Is assistant DA overloaded with work?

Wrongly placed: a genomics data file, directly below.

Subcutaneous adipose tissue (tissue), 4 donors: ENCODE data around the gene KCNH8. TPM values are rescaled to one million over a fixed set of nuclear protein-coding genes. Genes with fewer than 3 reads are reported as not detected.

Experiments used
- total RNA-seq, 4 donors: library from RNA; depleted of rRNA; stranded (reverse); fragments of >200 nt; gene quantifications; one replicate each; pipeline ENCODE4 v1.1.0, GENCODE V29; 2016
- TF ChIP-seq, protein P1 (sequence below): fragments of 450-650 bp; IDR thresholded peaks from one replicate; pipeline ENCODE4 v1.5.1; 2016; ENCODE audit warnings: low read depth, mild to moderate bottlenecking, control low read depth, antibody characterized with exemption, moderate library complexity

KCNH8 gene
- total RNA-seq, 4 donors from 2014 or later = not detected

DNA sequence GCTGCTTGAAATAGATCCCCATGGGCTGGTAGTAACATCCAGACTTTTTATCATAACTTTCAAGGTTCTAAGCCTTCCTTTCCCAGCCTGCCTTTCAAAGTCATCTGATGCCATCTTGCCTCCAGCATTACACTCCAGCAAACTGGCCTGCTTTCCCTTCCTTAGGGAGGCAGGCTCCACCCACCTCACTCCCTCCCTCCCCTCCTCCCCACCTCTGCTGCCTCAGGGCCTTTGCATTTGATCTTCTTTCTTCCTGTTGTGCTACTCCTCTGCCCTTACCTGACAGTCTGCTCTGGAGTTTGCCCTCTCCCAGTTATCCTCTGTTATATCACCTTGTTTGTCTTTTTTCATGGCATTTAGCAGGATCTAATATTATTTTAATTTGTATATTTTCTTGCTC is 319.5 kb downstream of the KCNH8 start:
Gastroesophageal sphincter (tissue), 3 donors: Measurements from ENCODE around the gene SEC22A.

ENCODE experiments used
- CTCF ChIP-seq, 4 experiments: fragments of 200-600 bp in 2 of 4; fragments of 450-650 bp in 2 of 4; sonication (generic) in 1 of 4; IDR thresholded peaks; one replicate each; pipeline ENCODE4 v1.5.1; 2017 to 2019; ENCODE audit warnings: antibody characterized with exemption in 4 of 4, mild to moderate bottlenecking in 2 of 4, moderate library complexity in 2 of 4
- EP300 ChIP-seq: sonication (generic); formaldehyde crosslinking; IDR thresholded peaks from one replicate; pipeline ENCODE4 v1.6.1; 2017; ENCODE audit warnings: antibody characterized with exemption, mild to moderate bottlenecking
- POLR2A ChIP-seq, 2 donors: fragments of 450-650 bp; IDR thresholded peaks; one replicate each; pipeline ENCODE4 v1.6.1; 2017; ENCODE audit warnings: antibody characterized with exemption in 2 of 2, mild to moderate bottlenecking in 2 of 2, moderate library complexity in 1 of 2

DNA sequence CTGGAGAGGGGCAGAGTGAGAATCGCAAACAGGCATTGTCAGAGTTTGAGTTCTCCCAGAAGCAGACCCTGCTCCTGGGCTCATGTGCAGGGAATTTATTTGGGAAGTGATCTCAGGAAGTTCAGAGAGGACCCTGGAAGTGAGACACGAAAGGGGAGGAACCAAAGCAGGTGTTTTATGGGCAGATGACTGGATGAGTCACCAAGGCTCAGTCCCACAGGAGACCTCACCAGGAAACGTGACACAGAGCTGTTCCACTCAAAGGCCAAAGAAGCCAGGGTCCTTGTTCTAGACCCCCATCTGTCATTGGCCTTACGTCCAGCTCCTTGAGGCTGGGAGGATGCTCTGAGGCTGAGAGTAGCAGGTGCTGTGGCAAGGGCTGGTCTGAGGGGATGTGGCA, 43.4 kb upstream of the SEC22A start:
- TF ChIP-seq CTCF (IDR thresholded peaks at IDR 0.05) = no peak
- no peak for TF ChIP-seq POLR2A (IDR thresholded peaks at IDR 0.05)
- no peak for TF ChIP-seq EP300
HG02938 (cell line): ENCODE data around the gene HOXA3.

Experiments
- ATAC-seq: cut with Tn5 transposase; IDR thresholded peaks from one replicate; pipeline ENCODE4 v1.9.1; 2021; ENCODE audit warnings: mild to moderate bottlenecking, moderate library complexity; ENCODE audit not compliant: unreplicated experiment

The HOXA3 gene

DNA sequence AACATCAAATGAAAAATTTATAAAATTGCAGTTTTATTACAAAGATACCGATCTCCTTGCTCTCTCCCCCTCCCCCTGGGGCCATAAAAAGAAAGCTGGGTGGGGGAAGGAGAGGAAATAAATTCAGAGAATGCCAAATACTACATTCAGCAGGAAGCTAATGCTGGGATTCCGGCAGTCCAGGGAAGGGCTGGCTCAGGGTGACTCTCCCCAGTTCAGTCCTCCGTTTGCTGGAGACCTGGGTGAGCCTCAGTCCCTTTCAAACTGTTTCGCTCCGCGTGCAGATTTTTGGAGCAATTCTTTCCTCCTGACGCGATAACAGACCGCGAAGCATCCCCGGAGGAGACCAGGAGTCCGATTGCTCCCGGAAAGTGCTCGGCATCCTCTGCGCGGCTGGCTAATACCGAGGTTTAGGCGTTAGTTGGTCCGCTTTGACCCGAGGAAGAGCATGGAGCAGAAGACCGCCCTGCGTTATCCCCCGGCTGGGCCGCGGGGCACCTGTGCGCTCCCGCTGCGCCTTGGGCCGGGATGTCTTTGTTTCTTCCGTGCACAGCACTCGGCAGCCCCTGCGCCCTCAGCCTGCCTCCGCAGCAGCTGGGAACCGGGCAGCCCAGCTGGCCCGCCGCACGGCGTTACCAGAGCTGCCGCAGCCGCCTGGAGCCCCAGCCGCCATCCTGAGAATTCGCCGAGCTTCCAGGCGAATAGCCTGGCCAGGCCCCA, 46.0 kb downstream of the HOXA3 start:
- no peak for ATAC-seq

Two high-profile, Aspen criminal cases that appeared to be strong have unraveled over the last month, raising questions about whether the 9th Judicial District Attorney’s office in Pitkin County is staffed properly.In mid-November, Stephen Harrison pleaded guilty to a misdemeanor in order to avoid trial on sex assault charges of getting in bed naked with an 8-year-old girl. District Attorney Martin Beeson felt Harrison had committed a more serious crime but agreed that the case could not be won. Then this week, Ronald Young, a suspect in fraud and murder cases captured as a result of the television program “America’s Most Wanted,” walked free because District Judge James Boyd ruled that the case relied too heavily on hearsay evidence. Again, Beeson and Gail Nichols, the assistant district attorney in charge of Pitkin County, claimed that a heavy caseload had nothing to do with what happened.Beeson and Nichols say the cases were handled appropriately. In Harrison’s case, the girl’s testimony came into doubt after she changed a key point. The father of the 8-year-old and some members of the Aspen Police Department say the DA’s office in Pitkin County is overloaded and unable to compete with the kind of money that Harrison, a wealthy resident of Marin County, Calif., was able to spend on his defense. Nichols and Beeson both denied that lack of resources had anything to do with dropping the case.Beeson and Nichols say they plan to appeal Boyd’s ruling in Young’s case, and again denied that a lack of investigative resources led to the dismissal. But the fact remains that the office has fewer resources on hand than it has had recently.Two-county dutyThe 9th Judicial District encompasses three counties – Pitkin, Garfield and Rio Blanco – where attorneys are assigned based on numbers of cases. And while Rio Blanco has half the population of Pitkin County, it has roughly the same amount of crime. In the late 1980s, Mac Myers, who was eventually elected district attorney, had Gail Nichols’ job as assistant district attorney in Pitkin County. At that time, the office consisted of two attorneys, two legal assistants and an investigator. There are two attorneys and a legal assistant now.Nichols, with two fewer employees on hand in Pitkin County, has had to cover cases in Meeker, 2 1/2 hours from Aspen. And it’s no secret Nichols puts in long weekend and night hours, often logging 60-plus-hour weeks. Further, Nichols depends on local law enforcement for investigations because the two investigators in the Glenwood Springs office rarely come upvalley. Nichols said 100 percent of her investigating support comes from local law enforcement. “Even with one or two extra investigators in the DA’s office that wouldn’t be enough,” Beeson said. “I believe you would find that is true in every district.”Of course the district could use more investigators and more legal help, Beeson said. He said there is only so much that can be expected from the three counties and, for the most part, they meet funding requests.”It’s not just me and it’s not just prosecutor offices, it’s systemic statewide for government in general and government-funded programs,” Beeson said. “We scramble to find funding sources.”Nichols’ reputationEven local defense attorney John Van Ness, who doesn’t exactly like prosecutors, said he has huge respect for Nichols. “Gail is no rookie,” Van Ness said. “I have a lot of confidence in Gail, she’s first-class as DAs go.”Beeson, Myers and numerous members of the Aspen Police Department and Pitkin County Sheriff’s Office said they think she is an amazing prosecutor. Beeson readily agreed, however, that the Aspen office doesn’t have enough help. He is trying to get a new full-time position in the office but, he said, funding is always a difficulty. He did note that productivity in Nichols’ office may have gone down with two recent turnovers.”We have an office person who is a jack of all trades – the receptionist, the assistant, the victim’s advocate,” Beeson said. “We’re working on ways to try to get some help up to Aspen.”In order to get another position, the funding will have to come from local, state or federal grants. A big part of the district attorney’s job is getting funds by writing grant requests. “It’s not fun,” Beeson said. “It’s a neverending job. It’s a thankless job.”The district was recently denied a state grant that would have funded a victim’s advocate in Aspen. It’s a necessary position because Beeson wants to be as helpful as possible getting victims through the justice system without forcing the victim to relive the crime over and over in the court system. For now, however, it falls on the shoulders of Aspen’s office person. “Could we use more resources? Absolutely,” Beeson said. “We leave no stone unturned when looking for those funds.”Joel Stonington’s e-mail address is email@example.comThe Aspen Times, Aspen, Colo.
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